President of the Association des Femmes de Gourcy
(Association of Women of Gourcy, or AFG)
Profile by Alyssa Wilson, MPA '04
"Here in Burkina Faso, the woman is the first to wake up and the last to sleep at night," explains Mme Ouédraogo Azeto, the President of the Association des Femmes de Gourcy (Association of Women of Gourcy, or AFG). AFG is based in Gourcy, the capital of Zondoma, a rural province of in Burkina Faso, one of the three poorest countries in the world. Founded in 1998 by a group of local Burkinabé women to unite the women of Gourcy without religious or political distinction, AFG works to ameliorate the status of women by focusing on social, legal and health issues. From educating children to cultivating crops, cooking, fetching water and wood, and washing clothes, life is hard for the women of Zondoma province. A crude image painted on a faded banner hanging in AFG's one-room office perfectly captures women's multiple responsibilities: a women balances a jug of water on her head, holding a book in one hand to teach her children, clothes to wash in another, a farming tool in a third hand and wood in yet another hand. As women themselves, the officers of AFG know first-hand how time-consuming these responsibilities are and they know they have their work cut out for them to improve the lives of local women.
AFG's 250 members, Burkinabé women from the Gourcy area, pay nominal dues to the association. These fees represent the association's only source of funding; AFG receives no financial support from the Government of Burkina, although they work in close partnership with local government officials and receive some in-kind support. In return for their dues, AFG members are able to participate in a wide range of activities that are designed not only to increase their skills and supplement their incomes, but also to educate other community members. Recent projects include a literacy project in Mooré and a gardening project for vegetable cultivation, which simultaneously improves their families' nutrition and generates extra income through surplus crops. Micro-enterprise projects such as a small flourmill run by local women are critical for a province in which 45 percent of children are malnourished.
Since polygamy is common in Zondoma, AFG recognizes a need to make women's lives more financially and legally secure. As many Zondoma residents are not legally married, widows are often left without rights to their property when their husbands die. AFG has helped to organize collective marriages where numerous couples are officially married in one ceremony, so that the women can have identification cards and rights to their land. In a region where most people depend on subsistence agriculture to survive, the importance of secure land tenure cannot be overstated.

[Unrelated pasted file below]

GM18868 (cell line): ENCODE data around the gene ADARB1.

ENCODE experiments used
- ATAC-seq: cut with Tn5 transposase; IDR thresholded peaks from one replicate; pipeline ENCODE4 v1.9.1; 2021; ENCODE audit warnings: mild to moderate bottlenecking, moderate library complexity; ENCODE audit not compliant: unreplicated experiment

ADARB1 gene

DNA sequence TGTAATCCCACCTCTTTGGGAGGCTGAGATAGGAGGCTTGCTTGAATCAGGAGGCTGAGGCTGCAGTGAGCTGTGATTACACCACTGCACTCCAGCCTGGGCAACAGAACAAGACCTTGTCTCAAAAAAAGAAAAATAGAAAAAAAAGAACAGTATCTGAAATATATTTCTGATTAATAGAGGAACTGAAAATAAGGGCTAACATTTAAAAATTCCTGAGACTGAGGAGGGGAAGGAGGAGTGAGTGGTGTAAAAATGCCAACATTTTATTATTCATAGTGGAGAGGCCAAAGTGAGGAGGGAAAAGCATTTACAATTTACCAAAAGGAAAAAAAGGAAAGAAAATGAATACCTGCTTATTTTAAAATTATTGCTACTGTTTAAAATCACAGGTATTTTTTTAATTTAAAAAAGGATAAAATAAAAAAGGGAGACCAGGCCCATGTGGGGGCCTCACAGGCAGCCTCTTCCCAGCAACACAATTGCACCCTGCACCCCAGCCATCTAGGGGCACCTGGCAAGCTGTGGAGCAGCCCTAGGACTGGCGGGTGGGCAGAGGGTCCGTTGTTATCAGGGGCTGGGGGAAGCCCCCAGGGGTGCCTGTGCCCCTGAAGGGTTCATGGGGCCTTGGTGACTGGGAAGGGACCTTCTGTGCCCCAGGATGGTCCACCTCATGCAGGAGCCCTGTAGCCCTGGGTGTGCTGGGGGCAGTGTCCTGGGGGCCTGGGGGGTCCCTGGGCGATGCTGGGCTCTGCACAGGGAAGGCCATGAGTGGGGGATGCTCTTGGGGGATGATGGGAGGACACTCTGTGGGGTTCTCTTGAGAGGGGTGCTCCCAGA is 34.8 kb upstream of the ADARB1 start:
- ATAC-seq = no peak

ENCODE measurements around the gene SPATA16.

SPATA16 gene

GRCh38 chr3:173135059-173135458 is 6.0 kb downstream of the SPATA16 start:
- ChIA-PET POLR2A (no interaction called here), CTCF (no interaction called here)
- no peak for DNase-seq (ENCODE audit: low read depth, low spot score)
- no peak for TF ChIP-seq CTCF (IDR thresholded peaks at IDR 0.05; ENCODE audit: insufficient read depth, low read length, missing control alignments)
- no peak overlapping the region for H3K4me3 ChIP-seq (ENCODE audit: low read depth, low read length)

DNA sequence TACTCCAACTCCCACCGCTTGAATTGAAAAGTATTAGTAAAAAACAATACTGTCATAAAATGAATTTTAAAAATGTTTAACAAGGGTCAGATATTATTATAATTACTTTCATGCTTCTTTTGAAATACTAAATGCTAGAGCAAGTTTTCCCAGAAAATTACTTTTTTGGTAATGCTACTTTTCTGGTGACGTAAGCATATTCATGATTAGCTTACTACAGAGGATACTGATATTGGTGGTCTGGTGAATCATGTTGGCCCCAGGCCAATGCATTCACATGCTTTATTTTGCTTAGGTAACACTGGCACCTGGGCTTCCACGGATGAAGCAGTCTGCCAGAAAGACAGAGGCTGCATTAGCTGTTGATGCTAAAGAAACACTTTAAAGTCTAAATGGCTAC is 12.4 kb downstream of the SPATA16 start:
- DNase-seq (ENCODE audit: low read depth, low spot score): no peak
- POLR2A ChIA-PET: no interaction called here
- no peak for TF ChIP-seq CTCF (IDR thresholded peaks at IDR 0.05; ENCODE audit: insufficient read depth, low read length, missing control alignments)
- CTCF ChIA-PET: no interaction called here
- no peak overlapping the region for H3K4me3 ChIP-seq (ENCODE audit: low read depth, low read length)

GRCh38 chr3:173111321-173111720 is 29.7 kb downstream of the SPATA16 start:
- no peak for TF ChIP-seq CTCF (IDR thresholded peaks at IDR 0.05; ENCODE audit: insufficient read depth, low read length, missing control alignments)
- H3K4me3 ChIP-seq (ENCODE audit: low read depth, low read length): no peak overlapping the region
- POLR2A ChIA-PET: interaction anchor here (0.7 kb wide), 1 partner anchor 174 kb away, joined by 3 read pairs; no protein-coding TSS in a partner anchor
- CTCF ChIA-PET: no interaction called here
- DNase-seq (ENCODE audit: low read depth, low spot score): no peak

Maternal and infant mortality levels in Burkina Faso are high-484 deaths per 100,000 live births and 105 deaths per 1,000 live births, respectively.1 These health indicators reflect poor access to health services, particularly in rural areas such as Zondoma province, where AFG works. AFG addresses the important reproductive health issues that threaten the women of Zondoma. In addition to HIV/AIDS educational activities, AFG has organized activities in many local villages to educate women about the consequences of female genital cutting (FGC).
FGC is a deeply imbedded practice in the region: two-thirds of women in the area are excised. AFG has already identified the eight local women who are primarily responsible for most local girls' excisions and they hope to involve these 'excisors' in future educational activities. By targeting the women who perform the excisions, AFG hopes to discourage them from continuing their trade. Progress is slow in the region since the majority of both men and women support the cultural practice, but the women of AFG know it is important to explain the potentially dangerous effects of FGC on women's health. The day after an emergency delivery, the Cuban doctor who works at the local government-funded health clinic explained that FGC often complicates child birth and can endanger the lives of both the mother and child. The doctor was able to save both patients in this case, but many women are not so lucky. Although many local people are curious about the lone Cuban doctor working in Gourcy and they sometimes snicker at his broken French, he is welcomed because doctors are scarce in the area.
When asked about gender relations in Zondoma, Mme Ouédraogo conceded that there is still a lot of work to be done. "We try to bring together men and women through the educational activities, but men still say that there are many things that women should not do. There is some improvement, but it is slow." As a trained nurse, Mme Ouédraogo knows how this hampers efforts to improve women's health. In a country where women are often ashamed to speak in front of men and many people refuse condoms given out during educational activities, progress comes in small steps. There is no doubt, though, that the participation of women themselves through organizations such as AFG is essential to improving the lives of women in Zondoma.
For more information, please contact Alyssa Wilson (firstname.lastname@example.org) or contact AFG directly at the following address:
Mme Ouédrago Azeto
Présidente de l'Association des Femmes de Gourcy
Boite Postale 11
Gourcy, Province du Zondoma
+(226) - 55-21-37 or 55-22-77
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